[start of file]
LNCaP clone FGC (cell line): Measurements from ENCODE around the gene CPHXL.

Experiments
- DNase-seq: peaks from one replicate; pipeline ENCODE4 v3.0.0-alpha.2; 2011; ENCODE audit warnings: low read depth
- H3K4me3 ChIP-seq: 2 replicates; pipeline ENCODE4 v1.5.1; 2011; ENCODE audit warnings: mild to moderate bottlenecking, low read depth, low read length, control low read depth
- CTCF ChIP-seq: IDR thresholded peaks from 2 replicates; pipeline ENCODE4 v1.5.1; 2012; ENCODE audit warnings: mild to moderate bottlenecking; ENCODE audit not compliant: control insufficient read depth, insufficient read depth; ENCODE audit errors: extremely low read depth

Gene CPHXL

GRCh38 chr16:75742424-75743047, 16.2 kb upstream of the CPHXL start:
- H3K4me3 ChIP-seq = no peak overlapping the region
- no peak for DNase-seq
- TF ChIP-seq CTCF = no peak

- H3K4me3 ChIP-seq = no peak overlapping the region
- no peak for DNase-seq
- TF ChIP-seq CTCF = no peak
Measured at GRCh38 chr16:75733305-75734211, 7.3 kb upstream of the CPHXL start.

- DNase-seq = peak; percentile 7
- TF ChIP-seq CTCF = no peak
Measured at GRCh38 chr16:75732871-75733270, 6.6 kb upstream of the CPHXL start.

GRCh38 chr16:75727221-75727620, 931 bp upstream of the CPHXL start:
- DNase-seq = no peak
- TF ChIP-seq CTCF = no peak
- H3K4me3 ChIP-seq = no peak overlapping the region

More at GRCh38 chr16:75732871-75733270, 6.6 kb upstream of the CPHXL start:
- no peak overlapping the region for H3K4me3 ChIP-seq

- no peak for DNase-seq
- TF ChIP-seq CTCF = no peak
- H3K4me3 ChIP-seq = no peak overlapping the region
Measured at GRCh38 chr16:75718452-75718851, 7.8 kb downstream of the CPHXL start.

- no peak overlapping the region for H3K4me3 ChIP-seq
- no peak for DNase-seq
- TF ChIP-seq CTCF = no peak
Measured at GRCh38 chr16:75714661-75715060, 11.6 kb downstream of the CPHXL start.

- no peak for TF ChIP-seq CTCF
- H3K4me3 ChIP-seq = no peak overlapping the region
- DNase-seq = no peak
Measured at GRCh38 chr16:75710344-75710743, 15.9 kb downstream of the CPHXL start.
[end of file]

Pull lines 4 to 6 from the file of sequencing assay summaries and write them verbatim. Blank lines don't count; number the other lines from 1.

- H3K4me3 ChIP-seq: 2 replicates; pipeline ENCODE4 v1.5.1; 2011; ENCODE audit warnings: mild to moderate bottlenecking, low read depth, low read length, control low read depth
- CTCF ChIP-seq: IDR thresholded peaks from 2 replicates; pipeline ENCODE4 v1.5.1; 2012; ENCODE audit warnings: mild to moderate bottlenecking; ENCODE audit not compliant: control insufficient read depth, insufficient read depth; ENCODE audit errors: extremely low read depth

Gene CPHXL